Utilizing Docker containers becomes more and more popular for software development companies. Why? Because it’s quite convenient to build, deploy and run one application in one separate container packaging it up with all the parts it needs including libraries and other dependencies. Although Docker delivers some level of security, containers themselves do not provide all necessary security measures. For many organizations security is a big issue when dealing with open-source tools. As such, we decided to share how to install Docker images from Docker Hub without the Internet connection for organizations that do not work with Internet-facing servers no matter what the reasons are.
What’s Docker and what’s it for?
In case you are unfamiliar with Docker, it can be described as an open-source tool constructed to design, deploy and run software utilizing containers. In a way, Docker might be considered a virtual machine but unlike VMs, with Docker, you don’t need to build an OS from scratch as it uses the same Linux core your host system leverages. In other words, Docker expects apps to be exported with new features not initiated on the anchor machine.
Docker is the kind of tool suitable for both — devs and IT specialists which shapes it into a perfect DevOps instrument. With Docker, developers mainly concentrate on code creation letting the tool take care of the system running it. Not to mention, the fact that they can get the first crack if they choose an already-crafted, code-running program to operate in a Docker container. With Docker, system admins get the possibility to discard the number of frameworks demanded due to its little required space and lower overhead.
How to launch? Here are some helpful datasets for you to start implementing Docker in your flow: Docker tutorial combined with Docker emulator for you to test it. Plus, Docker guide for beginners and quite an informative video on introduction to Docker from Docker Inc. co-founder and former Docker Inc. CTO and Chief Architect Solomon Hykes.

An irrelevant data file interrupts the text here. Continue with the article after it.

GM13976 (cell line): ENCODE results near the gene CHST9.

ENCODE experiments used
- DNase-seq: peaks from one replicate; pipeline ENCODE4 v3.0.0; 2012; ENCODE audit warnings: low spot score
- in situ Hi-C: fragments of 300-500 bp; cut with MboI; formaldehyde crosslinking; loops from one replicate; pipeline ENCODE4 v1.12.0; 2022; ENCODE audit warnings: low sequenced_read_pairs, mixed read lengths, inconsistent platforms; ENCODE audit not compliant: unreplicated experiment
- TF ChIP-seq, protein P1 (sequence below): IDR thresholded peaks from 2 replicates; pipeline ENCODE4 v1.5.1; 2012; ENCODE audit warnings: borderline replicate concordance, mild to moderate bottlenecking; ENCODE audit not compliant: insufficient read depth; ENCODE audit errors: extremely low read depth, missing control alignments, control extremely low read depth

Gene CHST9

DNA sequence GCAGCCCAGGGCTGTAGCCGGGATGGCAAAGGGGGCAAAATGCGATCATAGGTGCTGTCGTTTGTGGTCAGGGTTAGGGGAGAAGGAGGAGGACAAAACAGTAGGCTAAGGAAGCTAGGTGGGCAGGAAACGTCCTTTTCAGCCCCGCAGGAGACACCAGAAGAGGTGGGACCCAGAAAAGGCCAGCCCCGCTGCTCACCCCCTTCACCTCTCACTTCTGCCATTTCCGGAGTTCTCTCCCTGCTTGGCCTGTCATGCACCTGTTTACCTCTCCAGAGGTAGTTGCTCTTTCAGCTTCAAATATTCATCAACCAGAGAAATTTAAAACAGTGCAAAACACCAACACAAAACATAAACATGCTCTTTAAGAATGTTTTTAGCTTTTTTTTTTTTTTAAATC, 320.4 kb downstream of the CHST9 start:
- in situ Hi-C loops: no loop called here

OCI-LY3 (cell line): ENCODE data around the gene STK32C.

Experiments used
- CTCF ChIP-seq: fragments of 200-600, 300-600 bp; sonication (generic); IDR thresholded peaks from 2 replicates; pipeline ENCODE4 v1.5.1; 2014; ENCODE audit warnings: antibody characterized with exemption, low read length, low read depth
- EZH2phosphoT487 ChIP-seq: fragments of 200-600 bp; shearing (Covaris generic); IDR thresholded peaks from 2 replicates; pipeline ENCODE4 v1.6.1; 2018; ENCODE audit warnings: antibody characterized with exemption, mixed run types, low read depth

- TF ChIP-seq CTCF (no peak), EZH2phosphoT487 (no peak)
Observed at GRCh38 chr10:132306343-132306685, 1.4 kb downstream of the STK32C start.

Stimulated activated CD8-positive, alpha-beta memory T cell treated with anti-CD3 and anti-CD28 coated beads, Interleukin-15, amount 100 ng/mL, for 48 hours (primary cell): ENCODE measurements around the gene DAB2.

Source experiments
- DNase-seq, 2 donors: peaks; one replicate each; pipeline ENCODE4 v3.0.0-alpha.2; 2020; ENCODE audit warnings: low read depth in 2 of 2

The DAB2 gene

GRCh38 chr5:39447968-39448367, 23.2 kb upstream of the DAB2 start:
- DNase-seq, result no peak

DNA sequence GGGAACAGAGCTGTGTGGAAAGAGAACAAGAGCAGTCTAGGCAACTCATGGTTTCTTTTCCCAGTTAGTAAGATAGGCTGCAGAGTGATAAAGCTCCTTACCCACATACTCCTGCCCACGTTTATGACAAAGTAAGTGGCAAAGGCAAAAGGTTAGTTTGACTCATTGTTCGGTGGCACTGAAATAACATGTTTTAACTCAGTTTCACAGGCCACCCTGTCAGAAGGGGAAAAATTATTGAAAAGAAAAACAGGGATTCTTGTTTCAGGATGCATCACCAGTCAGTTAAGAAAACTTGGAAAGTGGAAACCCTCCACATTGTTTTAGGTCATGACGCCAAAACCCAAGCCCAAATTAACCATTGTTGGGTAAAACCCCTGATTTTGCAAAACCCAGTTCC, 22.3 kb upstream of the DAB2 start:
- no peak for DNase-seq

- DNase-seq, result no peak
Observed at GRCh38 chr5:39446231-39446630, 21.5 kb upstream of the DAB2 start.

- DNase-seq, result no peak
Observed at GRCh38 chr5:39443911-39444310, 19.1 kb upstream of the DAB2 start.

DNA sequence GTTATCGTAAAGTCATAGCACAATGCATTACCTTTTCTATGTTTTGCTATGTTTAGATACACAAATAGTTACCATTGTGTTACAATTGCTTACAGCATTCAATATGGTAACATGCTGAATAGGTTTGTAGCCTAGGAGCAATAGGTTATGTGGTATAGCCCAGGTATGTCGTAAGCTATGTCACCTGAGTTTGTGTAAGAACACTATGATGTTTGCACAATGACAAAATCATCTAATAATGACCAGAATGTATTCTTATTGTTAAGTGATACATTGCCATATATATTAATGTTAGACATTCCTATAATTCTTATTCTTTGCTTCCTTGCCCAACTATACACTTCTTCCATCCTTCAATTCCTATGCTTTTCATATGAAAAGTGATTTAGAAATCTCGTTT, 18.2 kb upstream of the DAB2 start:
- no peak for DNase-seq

Docker offline installation in 4 steps
That being said, Docker containers themselves do not provide all necessary security measures. For that reason or otherwise, some venture servers are not presented to the Internet and are frequently sitting behind firewalls with limitations to preclude any vindictive movement on an Internet-based server. The main challenge here is that to introduce a Docker image from the Docker Hub, you have to be connected to the Internet. Usually, you would install Docker using apt-get, but it’s impossible without the Internet. One solution might be mirroring the entire Ubuntu [apt] repository, but due to its enormous size, this route is not efficient.
Here we propose Docker Offline installation in 4 steps:
Step 1 — Deal with a Dockerfile. We save packages during the building of the images on Docker. And, not to worry — it does nothing but store the artifacts.
Here you can specify the Docker package version you want.
ENV DOCKER_VERSION 5:19.03.13~3–0~ubuntu-focal
Install curl and basic software
RUN apt-get update -qqy && \ apt-get install -qqy — no-install-recommends \ apt-transport-https \ ca-certificates \ curl \ gnupg-agent \ software-properties-common && \ apt-get clean -qqy && \ rm -rf /var/cache/apt
Add official Docker repository
RUN curl -fsSL https://download.docker.com/linux/ubuntu/gpg | apt-key add -RUN add-apt-repository \ “deb [arch=amd64] https://download.docker.com/linux/ubuntu \ $(lsb_release -cs) \ stable”
Run this block in order to list available docker versions to install
RUN apt-get update -qqy && \ apt-cache madison docker-ce && \ apt-get clean -qqy && \ rm -rf /var/cache/apt
Download all packages including docker, containers, python3
RUN apt-get update -qqy && \ apt-get reinstall -qqy — download-only \ docker-ce=”$DOCKER_VERSION” \ docker-ce-cli=”$DOCKER_VERSION” \ containerd.io \ python3 \ python3-pip \ python-is-python3 && \ mkdir -p /archives && \ mv /var/cache/apt/archives/*.deb /archives/ && \ apt-get clean -qqy && \ rm -rf /var/cache/apt
Step 2 — Get artifacts. To get artifacts you have to run the image and copy folder with *.deb packages taken out. Let’s build the image and get artifacts out.
docker build -t test .docker run \ --rm -it \ -v “$(pwd):/host” \ --entrypoint sh test \ -c ‘rm -rf /host/archives; mv /archives /host’
Or you can make an archive. Also, you do not need to compress them, packages are already compressed.
docker run \ --rm -it \ -v “$(pwd):/host” \ --entrypoint sh test \ -c ‘tar -cpvf /host/archives.tar /archives’
Step 3 — Installation. Now we can install all the packages we have.
cd artifactssudo dpkg -i *.deb
Step 4 — Testing. Let’s check whether Docker is ready.
docker ps -q || sudo systemctl enable --now dockerdocker info
Wrapping things up
With Docker being a very convenient tool for building, deploying and running products, but some organizations are hesitant to use not wanting to expose sensitive data to the internet. For these companies, an offline Docker setup could be a great solution. Hope this guide will help to resolve at least several headaches. Shoutout to the amazing DevOps team here at IT Svit for helping compile this guide.